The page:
THE country’s informal sector has always kept the wheels of the economy moving during every financial crisis we have ever witnessed in the past by supporting growth and protecting jobs. No more. The ongoing economic crisis triggered by the global coronavirus pandemic threatens to damage the informal sector the most, putting out of work those who need to labour every day to meet their daily needs. By the time the lockdowns enforced by the provincial governments as part of the social-distancing measures to limit the spread of the infection are lifted, millions of informal jobs would be lost and tens of hundreds of small, informal businesses destroyed — perhaps for good. It is in view of this looming economic impact of the coronavirus crisis that the government has announced economic relief packages to support the most affected segments of society in order to minimise the damage to businesses and jobs. The relief programmes so far announced aim to directly transfer cash to 12.5m poor households and distribute food hampers among them. Similarly, the government has announced funds to support businesses and deferred interest payments, in addition to several concessions announced by the State Bank, to help the enterprises facing cash-flow problems make it through the crisis.

Nevertheless, none of these packages contain anything significant to help the informal sector, which is estimated by the World Bank to be a little more than one-third of the country’s GDP and accounts for over 60pc of the total workforce and 71.3pc of non-agriculture labour. The informal businesses are not registered, regulated or protected by existing legal or regulatory frameworks. Similarly, the workers employed in the informal sector work mostly on daily wages and are typically not covered under any social protection scheme. According to the ILO, these people are in the bottom or lower middle-income segment of the population. The pandemic is exacerbating existing economic inequalities as the poor and vulnerable segments of society are struggling to cope with the economic consequences of the virus. The policy response to the coronavirus threat must focus on the most vulnerable people and enterprises. The government should ensure that its financial support reaches the enterprises that need it most — that is micro and small businesses operating in the informal sector — to protect jobs. The economy will suffer massively if micro and small informal enterprises go out of business and their workers lose their jobs. That could potentially lead to massive social unrest in the country.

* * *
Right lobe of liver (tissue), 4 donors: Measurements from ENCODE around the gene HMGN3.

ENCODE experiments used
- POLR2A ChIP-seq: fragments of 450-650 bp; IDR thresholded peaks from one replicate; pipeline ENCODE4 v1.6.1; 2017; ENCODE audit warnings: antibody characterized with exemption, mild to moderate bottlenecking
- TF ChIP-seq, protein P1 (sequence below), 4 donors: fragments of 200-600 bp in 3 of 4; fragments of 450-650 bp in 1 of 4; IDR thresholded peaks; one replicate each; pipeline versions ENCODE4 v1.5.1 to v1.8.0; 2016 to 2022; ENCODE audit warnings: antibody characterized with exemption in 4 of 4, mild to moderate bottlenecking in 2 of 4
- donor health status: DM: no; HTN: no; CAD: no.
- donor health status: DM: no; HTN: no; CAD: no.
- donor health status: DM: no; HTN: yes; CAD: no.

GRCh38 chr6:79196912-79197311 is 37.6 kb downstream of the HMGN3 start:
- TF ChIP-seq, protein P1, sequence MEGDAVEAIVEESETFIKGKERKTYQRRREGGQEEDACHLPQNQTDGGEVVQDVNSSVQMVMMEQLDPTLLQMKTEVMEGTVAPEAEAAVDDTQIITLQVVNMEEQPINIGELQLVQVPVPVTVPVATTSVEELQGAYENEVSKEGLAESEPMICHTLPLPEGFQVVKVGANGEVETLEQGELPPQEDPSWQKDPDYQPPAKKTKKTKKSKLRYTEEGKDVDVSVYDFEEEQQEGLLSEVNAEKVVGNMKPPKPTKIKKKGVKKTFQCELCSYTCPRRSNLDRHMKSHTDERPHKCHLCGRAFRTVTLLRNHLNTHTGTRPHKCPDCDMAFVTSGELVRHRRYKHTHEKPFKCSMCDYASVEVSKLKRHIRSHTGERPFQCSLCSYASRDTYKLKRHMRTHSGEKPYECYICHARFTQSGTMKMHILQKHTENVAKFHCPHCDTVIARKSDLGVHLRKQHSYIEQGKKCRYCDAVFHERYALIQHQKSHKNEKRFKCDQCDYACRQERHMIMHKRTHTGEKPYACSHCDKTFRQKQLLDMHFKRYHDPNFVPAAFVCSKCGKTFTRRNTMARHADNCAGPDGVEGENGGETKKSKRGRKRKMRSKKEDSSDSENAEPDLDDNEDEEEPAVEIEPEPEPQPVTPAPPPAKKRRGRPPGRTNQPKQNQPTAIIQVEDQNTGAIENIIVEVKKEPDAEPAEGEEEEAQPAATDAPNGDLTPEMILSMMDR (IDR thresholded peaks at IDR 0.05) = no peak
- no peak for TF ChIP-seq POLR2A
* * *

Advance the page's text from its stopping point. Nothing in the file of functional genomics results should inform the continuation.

Published in Dawn, April 2nd, 2020

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